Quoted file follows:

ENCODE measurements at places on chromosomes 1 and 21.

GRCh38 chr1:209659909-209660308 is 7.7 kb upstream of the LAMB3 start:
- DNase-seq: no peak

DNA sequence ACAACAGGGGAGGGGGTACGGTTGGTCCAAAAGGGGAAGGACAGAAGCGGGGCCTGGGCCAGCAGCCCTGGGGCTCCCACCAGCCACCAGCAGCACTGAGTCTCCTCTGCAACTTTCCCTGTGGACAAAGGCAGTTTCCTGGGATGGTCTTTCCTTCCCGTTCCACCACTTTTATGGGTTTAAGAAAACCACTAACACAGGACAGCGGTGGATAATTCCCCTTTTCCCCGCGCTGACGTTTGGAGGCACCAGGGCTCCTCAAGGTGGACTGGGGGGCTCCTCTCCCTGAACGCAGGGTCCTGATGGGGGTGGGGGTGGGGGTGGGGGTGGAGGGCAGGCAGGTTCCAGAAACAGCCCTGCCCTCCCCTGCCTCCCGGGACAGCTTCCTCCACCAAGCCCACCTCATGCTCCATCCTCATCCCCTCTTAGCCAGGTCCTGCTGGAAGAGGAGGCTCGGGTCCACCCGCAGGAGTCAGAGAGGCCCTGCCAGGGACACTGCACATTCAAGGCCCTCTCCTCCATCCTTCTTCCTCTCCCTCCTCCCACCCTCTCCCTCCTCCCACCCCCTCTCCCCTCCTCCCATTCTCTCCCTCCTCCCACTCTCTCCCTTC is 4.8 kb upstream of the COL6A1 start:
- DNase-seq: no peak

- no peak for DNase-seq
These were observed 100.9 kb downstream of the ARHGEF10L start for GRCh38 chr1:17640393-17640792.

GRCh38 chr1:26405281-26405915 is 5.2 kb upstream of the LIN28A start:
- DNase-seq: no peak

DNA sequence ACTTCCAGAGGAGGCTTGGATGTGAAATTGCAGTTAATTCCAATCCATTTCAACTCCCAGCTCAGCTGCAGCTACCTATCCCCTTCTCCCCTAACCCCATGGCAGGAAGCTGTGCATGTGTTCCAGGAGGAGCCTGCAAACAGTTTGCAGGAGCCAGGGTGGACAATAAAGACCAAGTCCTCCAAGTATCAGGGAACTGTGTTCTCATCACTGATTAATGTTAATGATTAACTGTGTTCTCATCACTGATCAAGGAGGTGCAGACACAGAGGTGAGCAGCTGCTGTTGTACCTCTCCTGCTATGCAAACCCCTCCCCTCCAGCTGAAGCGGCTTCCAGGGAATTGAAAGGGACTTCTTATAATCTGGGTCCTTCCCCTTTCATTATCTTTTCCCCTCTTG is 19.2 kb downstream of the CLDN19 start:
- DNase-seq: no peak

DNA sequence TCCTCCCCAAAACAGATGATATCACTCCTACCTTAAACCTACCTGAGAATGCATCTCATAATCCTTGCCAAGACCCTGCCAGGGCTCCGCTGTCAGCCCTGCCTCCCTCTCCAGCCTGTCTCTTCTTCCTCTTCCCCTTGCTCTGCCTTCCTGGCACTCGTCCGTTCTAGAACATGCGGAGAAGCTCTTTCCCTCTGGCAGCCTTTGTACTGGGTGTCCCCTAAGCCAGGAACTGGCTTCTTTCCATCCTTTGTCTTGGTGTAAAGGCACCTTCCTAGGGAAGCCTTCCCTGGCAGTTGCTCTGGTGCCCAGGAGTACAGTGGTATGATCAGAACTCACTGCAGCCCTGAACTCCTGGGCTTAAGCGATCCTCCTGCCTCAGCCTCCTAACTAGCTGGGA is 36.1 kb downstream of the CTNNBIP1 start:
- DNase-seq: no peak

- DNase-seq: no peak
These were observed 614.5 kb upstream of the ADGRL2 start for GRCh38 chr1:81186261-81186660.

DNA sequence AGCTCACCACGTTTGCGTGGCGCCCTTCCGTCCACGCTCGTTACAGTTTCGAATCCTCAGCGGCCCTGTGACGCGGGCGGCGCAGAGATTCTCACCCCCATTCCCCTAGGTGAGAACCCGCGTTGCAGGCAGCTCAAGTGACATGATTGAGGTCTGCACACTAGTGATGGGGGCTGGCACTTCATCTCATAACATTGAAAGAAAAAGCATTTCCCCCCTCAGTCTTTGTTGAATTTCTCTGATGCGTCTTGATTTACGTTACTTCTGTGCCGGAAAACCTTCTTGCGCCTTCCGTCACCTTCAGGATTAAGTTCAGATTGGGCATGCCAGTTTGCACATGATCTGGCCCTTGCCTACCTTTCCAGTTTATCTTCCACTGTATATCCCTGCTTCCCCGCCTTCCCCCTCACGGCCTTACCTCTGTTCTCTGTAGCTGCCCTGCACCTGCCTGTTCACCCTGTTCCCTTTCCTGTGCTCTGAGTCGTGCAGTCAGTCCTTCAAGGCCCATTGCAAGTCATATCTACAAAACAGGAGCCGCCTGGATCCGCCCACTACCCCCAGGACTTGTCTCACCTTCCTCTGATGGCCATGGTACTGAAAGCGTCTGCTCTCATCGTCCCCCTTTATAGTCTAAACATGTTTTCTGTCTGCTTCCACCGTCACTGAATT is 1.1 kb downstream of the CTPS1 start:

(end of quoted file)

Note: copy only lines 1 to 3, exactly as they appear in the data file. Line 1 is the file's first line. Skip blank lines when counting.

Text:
ENCODE measurements at places on chromosomes 1 and 21.

GRCh38 chr1:209659909-209660308 is 7.7 kb upstream of the LAMB3 start:
- DNase-seq: no peak